From the mystic wilds of the American Southwest and northern Rockies to the colorful deciduous woods of New England and the Appalachians, national forest roadless areas harbor some of America's last intact ecosystems. These pristine forests afford essential habitat for plants and animals, clean drinking water for millions of Americans, and outstanding opportunities for hiking, camping, and other quiet outdoor recreation.
Spanning more than 58 million acres in 38 states, roadless areas have escaped much of the development and ecological degradation that plagues our national forest system today. Breaking from a history of industrial forest management, the U.S. Forest Service in 2001 issued the landmark Roadless Area Conservation Rule, which generally protected roadless areas from logging, new mining and drilling, road construction, and other development. The rule resulted from 600 public hearings and more than a million public comments.
Unfortunately, soon after taking office the Bush administration began undoing roadless-area protections. Instead of defending the widely supported Roadless Rule, the Bush administration instituted a new rule that relinquished the responsibility for roadless-area protection to individual states. The Bush “state petitions” rule was challenged in court by the Center and our allies, and we prevailed in 2006, when a district court in California struck down the state petitions rule and reinstated the 2001 roadless rule. On August 5, 2009, this decision was upheld by the U.S. Court of Appeals for the Ninth Circuit. However, a conflicting decision has been issued by a court in Wyoming, which is still under appeal, resulting in continued uncertainty over roadless area protection.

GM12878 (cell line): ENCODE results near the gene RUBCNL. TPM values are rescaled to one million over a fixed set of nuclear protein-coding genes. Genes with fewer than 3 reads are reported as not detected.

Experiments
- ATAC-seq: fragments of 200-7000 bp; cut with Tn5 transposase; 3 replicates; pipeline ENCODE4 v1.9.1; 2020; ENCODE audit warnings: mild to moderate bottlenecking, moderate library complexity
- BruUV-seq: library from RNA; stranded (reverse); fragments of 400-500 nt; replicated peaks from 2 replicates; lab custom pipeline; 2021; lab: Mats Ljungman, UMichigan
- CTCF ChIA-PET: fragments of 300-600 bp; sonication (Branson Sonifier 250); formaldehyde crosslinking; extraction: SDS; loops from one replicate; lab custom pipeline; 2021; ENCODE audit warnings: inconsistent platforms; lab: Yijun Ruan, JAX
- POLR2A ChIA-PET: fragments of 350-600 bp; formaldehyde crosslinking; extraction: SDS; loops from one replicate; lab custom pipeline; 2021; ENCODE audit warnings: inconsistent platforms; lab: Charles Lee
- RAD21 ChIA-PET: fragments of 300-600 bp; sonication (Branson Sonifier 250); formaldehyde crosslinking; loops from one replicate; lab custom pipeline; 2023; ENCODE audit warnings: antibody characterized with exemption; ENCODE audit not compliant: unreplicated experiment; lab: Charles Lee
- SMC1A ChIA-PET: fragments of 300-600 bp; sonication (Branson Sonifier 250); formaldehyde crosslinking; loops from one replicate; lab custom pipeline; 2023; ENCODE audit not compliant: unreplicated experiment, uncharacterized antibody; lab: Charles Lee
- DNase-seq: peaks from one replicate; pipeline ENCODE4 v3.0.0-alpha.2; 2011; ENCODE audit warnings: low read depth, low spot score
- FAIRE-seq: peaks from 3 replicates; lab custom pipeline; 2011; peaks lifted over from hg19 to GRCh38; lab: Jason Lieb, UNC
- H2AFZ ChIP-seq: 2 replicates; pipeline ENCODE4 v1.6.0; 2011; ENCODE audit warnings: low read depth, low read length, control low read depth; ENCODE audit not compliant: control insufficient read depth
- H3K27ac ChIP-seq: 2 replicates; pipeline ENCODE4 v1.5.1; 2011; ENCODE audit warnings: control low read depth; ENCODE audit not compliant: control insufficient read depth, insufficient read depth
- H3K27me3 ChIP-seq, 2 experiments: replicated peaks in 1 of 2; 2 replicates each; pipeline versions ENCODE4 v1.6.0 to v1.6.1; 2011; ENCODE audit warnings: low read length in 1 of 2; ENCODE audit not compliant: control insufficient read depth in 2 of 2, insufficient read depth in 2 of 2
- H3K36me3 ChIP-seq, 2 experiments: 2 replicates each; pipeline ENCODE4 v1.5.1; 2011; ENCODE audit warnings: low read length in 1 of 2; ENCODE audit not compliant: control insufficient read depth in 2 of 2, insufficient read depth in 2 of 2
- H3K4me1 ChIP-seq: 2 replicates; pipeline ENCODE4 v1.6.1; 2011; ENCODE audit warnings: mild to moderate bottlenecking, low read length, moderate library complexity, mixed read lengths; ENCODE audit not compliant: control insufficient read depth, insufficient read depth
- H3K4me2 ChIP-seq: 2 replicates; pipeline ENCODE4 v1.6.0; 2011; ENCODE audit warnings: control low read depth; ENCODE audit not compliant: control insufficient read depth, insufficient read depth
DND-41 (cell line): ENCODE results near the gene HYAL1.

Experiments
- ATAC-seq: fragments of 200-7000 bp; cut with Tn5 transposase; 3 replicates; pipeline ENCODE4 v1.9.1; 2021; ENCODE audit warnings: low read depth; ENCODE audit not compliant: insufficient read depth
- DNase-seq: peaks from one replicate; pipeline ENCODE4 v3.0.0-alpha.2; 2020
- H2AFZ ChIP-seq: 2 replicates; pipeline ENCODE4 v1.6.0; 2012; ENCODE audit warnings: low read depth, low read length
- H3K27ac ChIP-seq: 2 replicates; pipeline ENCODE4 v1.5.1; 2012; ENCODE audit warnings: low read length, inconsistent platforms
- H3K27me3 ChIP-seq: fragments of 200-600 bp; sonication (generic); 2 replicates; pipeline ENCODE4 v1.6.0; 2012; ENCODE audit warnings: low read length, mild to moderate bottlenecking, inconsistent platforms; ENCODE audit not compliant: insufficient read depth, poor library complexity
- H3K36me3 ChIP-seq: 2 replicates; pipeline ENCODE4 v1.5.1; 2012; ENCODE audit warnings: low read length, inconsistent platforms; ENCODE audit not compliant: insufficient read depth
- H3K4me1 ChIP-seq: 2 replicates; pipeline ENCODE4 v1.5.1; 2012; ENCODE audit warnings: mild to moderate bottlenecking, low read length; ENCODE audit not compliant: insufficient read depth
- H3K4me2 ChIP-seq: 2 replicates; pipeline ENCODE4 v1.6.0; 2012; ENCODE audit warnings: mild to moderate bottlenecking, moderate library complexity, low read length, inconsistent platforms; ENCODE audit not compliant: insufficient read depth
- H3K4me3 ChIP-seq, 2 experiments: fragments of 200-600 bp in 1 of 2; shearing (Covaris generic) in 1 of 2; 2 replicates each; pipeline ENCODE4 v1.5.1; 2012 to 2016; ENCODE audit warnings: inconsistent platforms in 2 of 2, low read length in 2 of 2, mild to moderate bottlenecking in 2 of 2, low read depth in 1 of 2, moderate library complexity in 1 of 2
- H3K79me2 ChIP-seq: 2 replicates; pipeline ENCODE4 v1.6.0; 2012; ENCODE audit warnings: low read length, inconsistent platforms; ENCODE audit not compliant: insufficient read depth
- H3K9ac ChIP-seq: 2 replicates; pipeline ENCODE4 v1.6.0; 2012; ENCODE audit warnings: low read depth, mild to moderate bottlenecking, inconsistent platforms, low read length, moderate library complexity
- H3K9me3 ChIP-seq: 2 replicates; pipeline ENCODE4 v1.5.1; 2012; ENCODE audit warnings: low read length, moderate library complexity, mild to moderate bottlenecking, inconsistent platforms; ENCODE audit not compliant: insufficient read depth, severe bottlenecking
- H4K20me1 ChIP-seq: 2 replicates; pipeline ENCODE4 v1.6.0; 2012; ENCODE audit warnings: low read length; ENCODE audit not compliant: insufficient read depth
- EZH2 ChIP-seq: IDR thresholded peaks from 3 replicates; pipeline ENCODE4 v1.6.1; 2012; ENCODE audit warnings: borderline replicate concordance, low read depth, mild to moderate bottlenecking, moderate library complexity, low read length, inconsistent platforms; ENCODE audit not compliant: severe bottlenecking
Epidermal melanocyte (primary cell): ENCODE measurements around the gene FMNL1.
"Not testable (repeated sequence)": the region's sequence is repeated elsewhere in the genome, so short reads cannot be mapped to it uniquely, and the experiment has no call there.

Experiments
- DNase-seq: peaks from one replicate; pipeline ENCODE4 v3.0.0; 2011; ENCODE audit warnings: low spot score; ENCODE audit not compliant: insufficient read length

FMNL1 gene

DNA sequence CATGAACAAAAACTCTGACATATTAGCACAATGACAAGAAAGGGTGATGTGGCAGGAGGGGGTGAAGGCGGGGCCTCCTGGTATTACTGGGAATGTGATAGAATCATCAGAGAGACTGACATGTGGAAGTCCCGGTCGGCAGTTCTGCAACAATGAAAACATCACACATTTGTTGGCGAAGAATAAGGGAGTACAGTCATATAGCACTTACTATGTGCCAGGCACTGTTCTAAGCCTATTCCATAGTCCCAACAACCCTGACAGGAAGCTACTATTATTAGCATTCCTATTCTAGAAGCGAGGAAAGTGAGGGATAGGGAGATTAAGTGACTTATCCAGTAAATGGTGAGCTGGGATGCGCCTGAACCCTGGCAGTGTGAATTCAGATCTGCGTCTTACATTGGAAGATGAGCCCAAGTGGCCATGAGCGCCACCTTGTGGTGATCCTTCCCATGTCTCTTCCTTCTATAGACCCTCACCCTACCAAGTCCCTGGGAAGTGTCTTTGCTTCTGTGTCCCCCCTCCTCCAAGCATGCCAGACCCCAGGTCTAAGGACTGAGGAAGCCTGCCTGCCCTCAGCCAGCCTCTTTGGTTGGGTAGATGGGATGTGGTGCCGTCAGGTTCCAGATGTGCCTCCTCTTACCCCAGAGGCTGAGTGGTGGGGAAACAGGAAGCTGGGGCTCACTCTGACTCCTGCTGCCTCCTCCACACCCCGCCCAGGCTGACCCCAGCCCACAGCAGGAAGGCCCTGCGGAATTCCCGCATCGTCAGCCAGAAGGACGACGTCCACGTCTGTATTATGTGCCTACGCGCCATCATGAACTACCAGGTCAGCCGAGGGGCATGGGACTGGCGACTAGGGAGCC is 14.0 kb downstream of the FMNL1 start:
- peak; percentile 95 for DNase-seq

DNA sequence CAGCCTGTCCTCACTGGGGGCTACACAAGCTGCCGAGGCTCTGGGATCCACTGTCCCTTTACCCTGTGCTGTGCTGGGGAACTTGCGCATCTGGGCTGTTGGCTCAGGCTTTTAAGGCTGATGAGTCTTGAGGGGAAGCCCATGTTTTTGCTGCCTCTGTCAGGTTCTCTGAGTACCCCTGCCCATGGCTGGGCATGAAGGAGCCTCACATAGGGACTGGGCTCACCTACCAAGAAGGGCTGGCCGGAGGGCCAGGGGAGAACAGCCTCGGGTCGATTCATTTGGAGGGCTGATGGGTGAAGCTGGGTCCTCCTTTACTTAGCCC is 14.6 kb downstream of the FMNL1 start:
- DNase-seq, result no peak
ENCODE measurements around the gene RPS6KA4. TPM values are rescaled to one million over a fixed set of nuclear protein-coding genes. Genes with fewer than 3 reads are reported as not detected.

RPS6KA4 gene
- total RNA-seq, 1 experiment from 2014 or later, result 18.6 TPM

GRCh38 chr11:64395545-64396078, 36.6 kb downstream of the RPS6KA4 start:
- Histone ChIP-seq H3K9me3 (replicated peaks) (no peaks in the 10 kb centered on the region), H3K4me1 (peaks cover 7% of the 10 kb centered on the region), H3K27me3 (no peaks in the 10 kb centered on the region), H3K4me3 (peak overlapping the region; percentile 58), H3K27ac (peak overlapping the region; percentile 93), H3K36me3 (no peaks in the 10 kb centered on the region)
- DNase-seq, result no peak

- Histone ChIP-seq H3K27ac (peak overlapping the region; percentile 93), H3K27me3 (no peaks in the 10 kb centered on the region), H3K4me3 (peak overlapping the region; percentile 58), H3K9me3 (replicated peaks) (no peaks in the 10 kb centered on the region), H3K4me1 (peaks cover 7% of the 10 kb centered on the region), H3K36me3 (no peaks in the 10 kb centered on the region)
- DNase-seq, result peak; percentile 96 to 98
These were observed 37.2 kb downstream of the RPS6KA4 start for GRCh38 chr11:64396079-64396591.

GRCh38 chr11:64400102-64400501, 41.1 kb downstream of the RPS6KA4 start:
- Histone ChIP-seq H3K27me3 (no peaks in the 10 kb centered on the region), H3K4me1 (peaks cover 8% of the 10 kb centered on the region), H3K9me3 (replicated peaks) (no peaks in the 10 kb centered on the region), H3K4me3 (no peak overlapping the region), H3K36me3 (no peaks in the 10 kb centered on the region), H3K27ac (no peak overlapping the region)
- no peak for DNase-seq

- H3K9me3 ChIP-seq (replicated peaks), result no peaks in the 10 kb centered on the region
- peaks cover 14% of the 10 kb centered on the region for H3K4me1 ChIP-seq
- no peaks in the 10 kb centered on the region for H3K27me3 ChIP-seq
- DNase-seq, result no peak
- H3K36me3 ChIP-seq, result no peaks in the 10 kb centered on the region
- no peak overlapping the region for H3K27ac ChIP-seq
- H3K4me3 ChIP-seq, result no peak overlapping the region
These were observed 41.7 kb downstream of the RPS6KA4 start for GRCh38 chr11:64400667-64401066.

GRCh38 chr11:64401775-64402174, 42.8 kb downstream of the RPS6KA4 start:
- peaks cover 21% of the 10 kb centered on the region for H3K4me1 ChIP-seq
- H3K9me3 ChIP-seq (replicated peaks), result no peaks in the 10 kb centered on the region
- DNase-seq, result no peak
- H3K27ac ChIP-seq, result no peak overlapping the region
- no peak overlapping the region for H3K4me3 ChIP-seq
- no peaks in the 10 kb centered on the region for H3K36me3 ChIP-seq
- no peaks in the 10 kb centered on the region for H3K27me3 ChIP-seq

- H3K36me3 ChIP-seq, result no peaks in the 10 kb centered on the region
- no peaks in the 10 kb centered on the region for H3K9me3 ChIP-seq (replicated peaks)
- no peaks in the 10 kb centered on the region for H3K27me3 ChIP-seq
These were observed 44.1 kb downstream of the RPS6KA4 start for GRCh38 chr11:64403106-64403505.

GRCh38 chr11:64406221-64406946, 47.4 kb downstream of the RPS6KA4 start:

By the end of the Bush administration, the Roadless Rule was battered but still stood largely intact, thanks to the concerted efforts of conservationists. Since the Obama administration took office in early 2009, prospects for lasting roadless protection are looking brighter, but they’re by no means guaranteed. In May 2009, the administration issued a directive that, for one year, grants sole authority to the secretary of agriculture to approve projects in roadless areas. This roadless-area “timeout” was meant to give the administration, the courts, and Congress time to sort out the roadless issue and allow for the development of a clear, consistent policy.
But roadless forests are still at risk. Less than two months after the Obama administration gave roadless areas a breather in May, it granted an exception to the timeout, allowing logging of old-growth forest in the Tongass National Forest of southeast Alaska. Further, the Forest Service has created an artificial distinction between the roadless areas that were identified at the time of the 2001 Roadless Rule and those more recently identified by the agency itself during forest plan revisions. For the more recently identified roadless areas, the Forest Service has refused to extend the protections of either the 2001 Roadless Rule or the May 2009 timeout for roadless areas.
Without protection in place, certain national forests have been allowed to plan and carry out major timber sales in the so-called “forest plan” roadless areas. Some areas have in fact already been clearcut. As more forests around the country are inventoried as part of the forest plan-revision process, many of those areas will become eligible for roading and logging by the Forest Service. Without a change in national policy, we could easily lose these precious forests — and the species that depend on them.
The Center is working to enact permanent, nationally consistent roadless area protection, including the protection of newly inventoried roadless areas. In May 2010, we sent a letter to the Obama administration to extend its “timeout” on roadless-area destruction — as well as to make sure that directive afforded true protection to all roadless areas. We’re using a potent combination of litigation, policy advocacy, outreach, and collaboration to ensure that America's roadless lands remain protected forever.